Posts Tagged: WordPress

Passing PHP variables to Javascript with wp_localize_script()

I’ve been using jQuery Backstretch in projects for a long time now. I love it. It’s so simple to use, and works perfectly. To use it on your site, you just:

1. Download the file—regular version or minified version, doesn’t matter which—and put it in your theme files’ /assets folder or /js folder, or wherever you put your scripts

2. Enqueue the Backstretch file in functions.php, like so:

function waterstreet_scripts() {
 wp_enqueue_script( 'backstretch', get_template_directory_uri() . '/js/jquery.backstretch.min.js', array( 'jquery' ), '', true );
add_action( 'wp_enqueue_scripts', 'waterstreet_scripts' );

Have a look at the Codex if those parameters don’t make sense to you.

3. Now that Backstretch is properly included in our theme, we can write our own scripts.js file and set a background image for stretchin’. That file might look something like this:

jQuery(function($) {

Ok, so all that’s cool. We’ve added Backstretch and called it with our own scripts file and told it about the background image we want to use. But have you noticed the problem? I’ve hardcoded the path to the file. I develop locally, so that line in my local file will look lit this:


It’s happened to me about 10,000 times now that I will send a client a first draft of a site and they’ll say — Hey! I though we were going to put an image in the background? So then, I’d need to go in and remove the link to my localhost site and add the the live site url—again, by hardcoding it. It should be easier than this. Good news is that it doesn’t need to be this way!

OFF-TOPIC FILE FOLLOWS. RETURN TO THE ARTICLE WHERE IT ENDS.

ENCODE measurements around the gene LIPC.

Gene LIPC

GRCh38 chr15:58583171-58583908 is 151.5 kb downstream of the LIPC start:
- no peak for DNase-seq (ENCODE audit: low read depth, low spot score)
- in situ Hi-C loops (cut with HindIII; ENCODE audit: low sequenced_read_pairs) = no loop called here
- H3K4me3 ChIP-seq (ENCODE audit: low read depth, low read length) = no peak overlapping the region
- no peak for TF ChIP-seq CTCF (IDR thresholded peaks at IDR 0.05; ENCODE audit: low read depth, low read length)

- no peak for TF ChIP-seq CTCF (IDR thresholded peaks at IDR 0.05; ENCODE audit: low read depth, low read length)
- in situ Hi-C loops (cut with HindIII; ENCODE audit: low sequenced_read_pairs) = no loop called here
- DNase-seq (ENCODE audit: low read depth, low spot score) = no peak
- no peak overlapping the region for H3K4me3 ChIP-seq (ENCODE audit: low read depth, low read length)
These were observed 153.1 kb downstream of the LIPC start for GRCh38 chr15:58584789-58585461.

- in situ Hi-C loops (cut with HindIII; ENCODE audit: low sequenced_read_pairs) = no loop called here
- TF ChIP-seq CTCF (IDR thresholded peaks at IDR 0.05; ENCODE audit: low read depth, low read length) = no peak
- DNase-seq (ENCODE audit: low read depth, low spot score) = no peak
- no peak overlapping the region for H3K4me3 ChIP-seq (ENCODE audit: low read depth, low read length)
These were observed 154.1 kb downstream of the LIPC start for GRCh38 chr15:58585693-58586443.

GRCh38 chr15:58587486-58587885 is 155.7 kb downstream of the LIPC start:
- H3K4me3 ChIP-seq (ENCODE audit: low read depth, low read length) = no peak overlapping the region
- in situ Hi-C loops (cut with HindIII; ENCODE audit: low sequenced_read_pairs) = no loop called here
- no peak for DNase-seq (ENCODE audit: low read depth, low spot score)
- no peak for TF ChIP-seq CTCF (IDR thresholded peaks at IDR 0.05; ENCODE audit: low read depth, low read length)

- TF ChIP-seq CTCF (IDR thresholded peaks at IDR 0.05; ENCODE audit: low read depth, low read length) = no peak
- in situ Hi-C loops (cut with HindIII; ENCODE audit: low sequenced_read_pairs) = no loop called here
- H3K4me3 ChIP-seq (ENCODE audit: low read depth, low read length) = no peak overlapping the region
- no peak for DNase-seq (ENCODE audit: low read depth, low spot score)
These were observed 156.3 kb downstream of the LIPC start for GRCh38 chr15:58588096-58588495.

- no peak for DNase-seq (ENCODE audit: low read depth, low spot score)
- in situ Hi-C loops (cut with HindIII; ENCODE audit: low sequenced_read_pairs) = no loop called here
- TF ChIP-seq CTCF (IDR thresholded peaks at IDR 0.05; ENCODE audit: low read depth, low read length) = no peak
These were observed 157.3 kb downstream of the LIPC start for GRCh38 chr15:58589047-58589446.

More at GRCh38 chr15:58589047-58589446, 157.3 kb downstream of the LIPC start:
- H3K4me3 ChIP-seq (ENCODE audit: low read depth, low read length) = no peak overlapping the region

wp_localize_script() to the rescue!

To make a long story short, I just want to be able to use something like site_url(); in my Javascript file so I don’t have to hardcode the url every time—but, of course, I can’t. What I can do, however, is set site_url as a parameter in PHP that I can use in my Javascript via wp_localize_script().

Now, that enqueue file will look something like this:

function waterstreet_scripts() {
	wp_enqueue_script( 'backstretch', get_template_directory_uri() . '/js/jquery.backstretch.min.js', array( 'jquery' ), '', true );

/* Make site url available to JS scripts */

$site_parameters = array(
	'site_url' => get_site_url(),
	'theme_directory' => get_template_directory_uri()
wp_localize_script( 'scripts', 'SiteParameters', $site_parameters );

add_action( 'wp_enqueue_scripts', 'waterstreet_scripts' );

And hence, instead of hardcoding the path to the file in the Backstretch file, I can now simply use the parameter I just setup:


wp_localize_script() is extremely handy for this. Any time you need to reference a PHP variable in a Javascript, you can just go back and add it to the $site_parameters array. You will hardcode no more!

On Contributing to WordPress

WordPress 3.5 was the first release that I’ve had any meaningful involvement in as a contributor. Before this, I’d spent time lurking around in IRC and browsing around tickets in Trac, but with no real purpose or intention. With 3.5, I really wanted to try and see what I could contribute.

The result? Well, if you look real close in the screen below, you’ll see my name in the bright lights near the bottom. Seeing my name on this page was extremely exciting.

But then the guilt

Truthfully, although my name does magically appear on the credits page, I must confess that I did very close to nothing to help out with the development and release of WordPress 3.5. Very early on, I participated in some discussions on a new look for the Welcome screen, I very briefly popped in to talk about the “Page on front” workflow, I suggested that icons might be nice on the welcome panel, and I thought that a border might be nice under h2 tags in the Twenty Twelve theme. Like I said, in the scope of this thing, I contributed almost nothing.